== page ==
Smith, Lonnie Liston
Lonnie Liston Smith
The "fusion" jazz of the 1970s, which merged jazz with more commercially oriented influences from rock, rhythm-and-blues, and funk, fell out of fashion as its leading practitioners either moved into popular music or went on to newer jazz experiments. But keyboardist Lonnie Liston Smith has been fusion's survivor. Resurrecting his career several times after he seemed to have been written off by the jazz world, Smith seemed to have an uncanny ability to connect with younger musicians and yet maintain the core of his blissful, rather meditative style. He remained active long enough to find himself hailed as an elder statesman by acid jazz musicians of the 1990s and early 2000s.
The spiritual feel of Smith's music was shaped early in his life. Lonnie Liston Smith (not to be confused with organist Dr. Lonnie Smith) was born in Richmond, Virginia on December 28, 1940. His father worked in a tobacco factory at the time, but soon joined a gospel quartet called the Harmonizing Four. Virginia was a hotbed of gospel singing, and the elder Lonnie Liston Smith was able to turn music into a full-time job by 1946. Such stars of the gospel genre as the Swan Silvertones and Sam Cooke often stopped by the Smith household. The three male Smith children all became musicians; flutist and vocalist Donald Smith often performed with his Lonnie Liston Smith, and the Rev. Ray Smith served as music minister at the Richmond Christian Center church.
Smith learned to play the piano at home but began taking lessons after it became clear that he had some talent. As a high school student he became interested in modern jazz, but it was saxophonists Charlie Parker and John Coltrane, as well as the cool, unorthodox trumpeter Miles Davis that caught his ear. He intentionally tried to follow their styles and not to emulate the work of jazz pianists like McCoy Tyner and Horace Silver. While still in his teens, Smith was appearing with jazz groups in the Baltimore area and backing such vocal stars as Betty Carter when they came through town.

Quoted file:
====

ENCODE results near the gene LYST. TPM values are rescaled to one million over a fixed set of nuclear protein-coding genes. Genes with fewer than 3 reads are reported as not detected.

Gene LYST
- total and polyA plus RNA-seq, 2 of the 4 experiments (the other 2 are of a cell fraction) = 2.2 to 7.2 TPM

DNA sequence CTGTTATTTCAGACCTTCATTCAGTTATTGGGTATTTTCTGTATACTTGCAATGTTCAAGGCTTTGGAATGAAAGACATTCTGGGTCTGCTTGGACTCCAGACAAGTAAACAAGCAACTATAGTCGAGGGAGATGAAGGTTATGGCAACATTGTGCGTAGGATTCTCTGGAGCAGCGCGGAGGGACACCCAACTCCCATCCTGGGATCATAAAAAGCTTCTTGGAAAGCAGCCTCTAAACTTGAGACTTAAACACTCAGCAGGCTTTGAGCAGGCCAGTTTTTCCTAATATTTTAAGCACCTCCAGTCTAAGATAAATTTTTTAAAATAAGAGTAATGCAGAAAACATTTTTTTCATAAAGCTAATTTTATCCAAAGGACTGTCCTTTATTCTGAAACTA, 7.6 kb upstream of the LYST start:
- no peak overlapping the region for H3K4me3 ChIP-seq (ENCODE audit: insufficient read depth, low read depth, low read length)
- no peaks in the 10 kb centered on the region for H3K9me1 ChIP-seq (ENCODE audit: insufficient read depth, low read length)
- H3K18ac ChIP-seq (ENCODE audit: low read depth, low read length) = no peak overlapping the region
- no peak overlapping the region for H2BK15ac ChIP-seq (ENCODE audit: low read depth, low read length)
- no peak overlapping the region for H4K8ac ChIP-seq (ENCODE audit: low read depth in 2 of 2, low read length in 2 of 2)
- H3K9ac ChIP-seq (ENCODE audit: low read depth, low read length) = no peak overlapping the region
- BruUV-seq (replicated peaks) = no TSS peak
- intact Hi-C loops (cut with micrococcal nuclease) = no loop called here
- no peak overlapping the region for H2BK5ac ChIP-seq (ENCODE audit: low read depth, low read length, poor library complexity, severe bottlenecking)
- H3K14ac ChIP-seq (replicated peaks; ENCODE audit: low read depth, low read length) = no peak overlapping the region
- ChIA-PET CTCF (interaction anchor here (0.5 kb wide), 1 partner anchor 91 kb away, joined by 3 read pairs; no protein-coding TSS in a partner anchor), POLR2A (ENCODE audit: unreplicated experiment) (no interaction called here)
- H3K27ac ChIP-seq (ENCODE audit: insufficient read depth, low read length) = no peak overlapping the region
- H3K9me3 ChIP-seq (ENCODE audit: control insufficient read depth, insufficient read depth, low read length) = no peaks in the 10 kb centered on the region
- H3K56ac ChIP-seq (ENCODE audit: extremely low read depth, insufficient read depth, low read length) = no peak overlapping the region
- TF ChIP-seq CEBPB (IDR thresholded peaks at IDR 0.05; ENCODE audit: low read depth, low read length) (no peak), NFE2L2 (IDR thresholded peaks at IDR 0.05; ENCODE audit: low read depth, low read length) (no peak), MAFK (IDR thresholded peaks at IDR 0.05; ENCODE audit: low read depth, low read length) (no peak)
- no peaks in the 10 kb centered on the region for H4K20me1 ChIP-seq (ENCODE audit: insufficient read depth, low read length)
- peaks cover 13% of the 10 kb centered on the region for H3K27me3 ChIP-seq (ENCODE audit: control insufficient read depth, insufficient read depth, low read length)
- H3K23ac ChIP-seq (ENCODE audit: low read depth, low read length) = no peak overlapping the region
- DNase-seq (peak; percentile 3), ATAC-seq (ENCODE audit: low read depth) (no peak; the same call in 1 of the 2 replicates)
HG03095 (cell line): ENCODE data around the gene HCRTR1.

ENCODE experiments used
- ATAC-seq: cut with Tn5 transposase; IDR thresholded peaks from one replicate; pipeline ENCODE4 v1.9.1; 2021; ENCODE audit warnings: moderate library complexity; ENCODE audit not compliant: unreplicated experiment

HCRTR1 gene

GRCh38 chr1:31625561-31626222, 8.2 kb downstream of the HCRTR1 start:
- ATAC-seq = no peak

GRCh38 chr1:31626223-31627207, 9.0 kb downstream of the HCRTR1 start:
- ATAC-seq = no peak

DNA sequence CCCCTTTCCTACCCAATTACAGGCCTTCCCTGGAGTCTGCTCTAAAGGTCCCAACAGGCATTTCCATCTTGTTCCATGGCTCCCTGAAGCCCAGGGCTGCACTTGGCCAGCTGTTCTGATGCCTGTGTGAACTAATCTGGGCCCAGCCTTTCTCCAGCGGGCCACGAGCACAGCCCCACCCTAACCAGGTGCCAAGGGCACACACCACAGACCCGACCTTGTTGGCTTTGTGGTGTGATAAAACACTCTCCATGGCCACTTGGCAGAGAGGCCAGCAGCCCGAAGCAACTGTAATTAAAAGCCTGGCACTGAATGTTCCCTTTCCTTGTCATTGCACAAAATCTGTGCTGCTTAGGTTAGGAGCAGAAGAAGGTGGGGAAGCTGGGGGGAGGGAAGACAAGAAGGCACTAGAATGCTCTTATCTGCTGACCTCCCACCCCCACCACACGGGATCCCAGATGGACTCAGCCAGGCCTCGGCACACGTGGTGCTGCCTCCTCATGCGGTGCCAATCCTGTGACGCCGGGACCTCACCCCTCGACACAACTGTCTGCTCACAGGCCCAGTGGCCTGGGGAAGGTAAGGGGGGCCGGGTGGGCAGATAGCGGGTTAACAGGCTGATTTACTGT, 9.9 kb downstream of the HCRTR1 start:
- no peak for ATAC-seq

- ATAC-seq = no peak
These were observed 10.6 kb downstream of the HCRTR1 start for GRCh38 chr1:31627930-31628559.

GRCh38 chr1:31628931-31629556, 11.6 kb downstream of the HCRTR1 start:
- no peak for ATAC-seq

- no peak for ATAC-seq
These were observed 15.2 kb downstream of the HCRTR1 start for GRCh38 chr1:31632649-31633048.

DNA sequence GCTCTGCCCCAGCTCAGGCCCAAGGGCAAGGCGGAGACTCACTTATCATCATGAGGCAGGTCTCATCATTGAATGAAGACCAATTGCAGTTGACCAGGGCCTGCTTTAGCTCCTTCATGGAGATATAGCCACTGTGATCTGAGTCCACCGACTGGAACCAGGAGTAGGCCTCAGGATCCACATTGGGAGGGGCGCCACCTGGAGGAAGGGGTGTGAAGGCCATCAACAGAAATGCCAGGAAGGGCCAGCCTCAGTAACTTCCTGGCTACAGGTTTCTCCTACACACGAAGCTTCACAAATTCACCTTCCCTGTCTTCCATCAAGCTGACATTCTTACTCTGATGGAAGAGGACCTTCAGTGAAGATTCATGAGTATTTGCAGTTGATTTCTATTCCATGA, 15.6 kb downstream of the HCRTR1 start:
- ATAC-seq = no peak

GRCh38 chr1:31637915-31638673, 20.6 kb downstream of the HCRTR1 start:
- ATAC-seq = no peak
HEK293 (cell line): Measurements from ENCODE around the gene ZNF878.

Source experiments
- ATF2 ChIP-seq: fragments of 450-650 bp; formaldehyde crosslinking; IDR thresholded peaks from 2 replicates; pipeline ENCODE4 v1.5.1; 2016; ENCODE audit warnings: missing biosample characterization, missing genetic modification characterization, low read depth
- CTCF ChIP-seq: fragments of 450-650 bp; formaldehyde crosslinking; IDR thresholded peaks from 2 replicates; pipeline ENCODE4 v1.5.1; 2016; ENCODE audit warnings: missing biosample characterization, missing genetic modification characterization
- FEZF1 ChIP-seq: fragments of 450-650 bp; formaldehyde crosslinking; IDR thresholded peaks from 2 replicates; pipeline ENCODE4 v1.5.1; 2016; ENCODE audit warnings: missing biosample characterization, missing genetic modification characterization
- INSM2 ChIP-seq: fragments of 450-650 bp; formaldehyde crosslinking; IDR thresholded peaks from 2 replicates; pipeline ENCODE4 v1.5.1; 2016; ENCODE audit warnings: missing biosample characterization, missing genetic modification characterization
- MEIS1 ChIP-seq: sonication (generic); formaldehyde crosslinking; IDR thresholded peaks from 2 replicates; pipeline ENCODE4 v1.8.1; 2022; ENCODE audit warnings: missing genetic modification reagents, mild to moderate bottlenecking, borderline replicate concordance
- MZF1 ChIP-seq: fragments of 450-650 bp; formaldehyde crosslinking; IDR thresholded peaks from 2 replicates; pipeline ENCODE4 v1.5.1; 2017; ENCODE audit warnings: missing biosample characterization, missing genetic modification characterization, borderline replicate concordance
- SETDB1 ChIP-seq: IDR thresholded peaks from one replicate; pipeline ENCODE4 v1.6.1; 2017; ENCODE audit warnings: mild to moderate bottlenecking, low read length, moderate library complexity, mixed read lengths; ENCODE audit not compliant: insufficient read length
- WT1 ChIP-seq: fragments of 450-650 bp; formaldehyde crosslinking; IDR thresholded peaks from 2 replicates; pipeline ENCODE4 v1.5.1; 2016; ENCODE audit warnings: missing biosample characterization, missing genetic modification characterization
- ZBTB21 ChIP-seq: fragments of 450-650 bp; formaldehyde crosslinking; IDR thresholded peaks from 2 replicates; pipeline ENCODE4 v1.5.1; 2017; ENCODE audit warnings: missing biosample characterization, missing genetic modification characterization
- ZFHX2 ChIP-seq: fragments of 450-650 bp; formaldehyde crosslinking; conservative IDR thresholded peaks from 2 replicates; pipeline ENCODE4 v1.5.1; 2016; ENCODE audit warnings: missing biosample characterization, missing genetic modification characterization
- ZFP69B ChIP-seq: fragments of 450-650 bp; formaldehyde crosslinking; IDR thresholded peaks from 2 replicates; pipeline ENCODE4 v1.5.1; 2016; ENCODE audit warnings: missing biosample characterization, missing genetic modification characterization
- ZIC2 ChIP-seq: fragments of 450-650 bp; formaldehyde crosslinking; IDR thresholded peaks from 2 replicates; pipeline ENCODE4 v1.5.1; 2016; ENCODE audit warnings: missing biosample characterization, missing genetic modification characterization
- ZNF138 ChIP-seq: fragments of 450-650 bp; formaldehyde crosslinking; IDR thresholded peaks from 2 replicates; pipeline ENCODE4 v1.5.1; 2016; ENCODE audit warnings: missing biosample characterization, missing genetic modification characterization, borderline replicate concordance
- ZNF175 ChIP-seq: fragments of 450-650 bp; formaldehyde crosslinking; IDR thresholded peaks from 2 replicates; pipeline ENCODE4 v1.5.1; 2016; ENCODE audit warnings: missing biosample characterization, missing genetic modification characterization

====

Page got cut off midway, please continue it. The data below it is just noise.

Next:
After earning a degree in music education from Baltimore's Morgan State University in 1961, Smith got a tip from a college bandmate that there was an open keyboard spot in the highly experimental Jazz Messengers band led by drummer Art Blakey. Smith moved to New York City in 1962 to take the job, making his recording debut with Blakey. He also filled a keyboard slot in the band of another very progressive percussionist, Max Roach. In 1965 he joined the band of saxophonist Roland Kirk (later Rahsaan Roland Kirk), appearing on six tracks of Kirk's Rip, Rip and Panic album that year.
In 1968 Smith joined the band of saxophonist Pharaoh Sanders, one of the top touring modern jazz ensembles of the time. It was with Sanders that Kirk started experimenting with the electric keyboards he would often use later in his career, creating a wash of sound as an underpinning for Sanders' frenzied soloing. In the early 1970s Smith began performing and recording intermittently with trumpeter Miles Davis, the key creator of fusion jazz and one of the all-time giants of the genre. Davis tabbed Smith to play on his 1974 Big Fun album, keeping Smith on his toes by demanding that he learn to play the organ. "It was intimidating," Smith recalled in an essay reproduced on his Web site, Lonnie Liston Smith Online. "Then Miles gave me two nights to learn how to make music on the thing. Miles liked to introduce new sounds in a surprising way—that's how he produced such innovative, fresh music."
Made Solo Debut
After a stint with Argentine saxophonist Gato Barbieri, during which he added a persisting Latin accent to his music, Smith was signed to a contract by producer Bob Thiele on his Flying Dutchman label. Smith put together a band of his own, the Cosmic Echoes, and recorded his first album, Astral Traveling. Mostly but not exclusively instrumental, the music Smith and the Cosmic Echoes made was fusion jazz that combined a spacious, spiritual feel with a layer of funk and rhythm-and-blues (R&B). As Smith gained popularity with the Expansions LP (1975), Flying Dutchman was picked up for distribution by the larger RCA label.
Smith moved to the Columbia label with his 1978 album Loveland and kept up a rapid pace of recording through the rest of the 1970s. When he added vocals to the mix, as with 1979's "Space Princess," Smith created a sound close to the commercial R&B of the day and gained a good deal of radio airplay. His fortunes were boosted by the emergence around 1980 of the "quiet storm" radio format, which blended jazz with sophisticated black pop styles; such Smith numbers as "Never Too Late" became staples of the format. His instrumental numbers often established a basic beat and then surrounded it with subtle shifts of a shimmering texture. Lyrics, when there were any, often referred to spiritual concerns and the expansion of consciousness.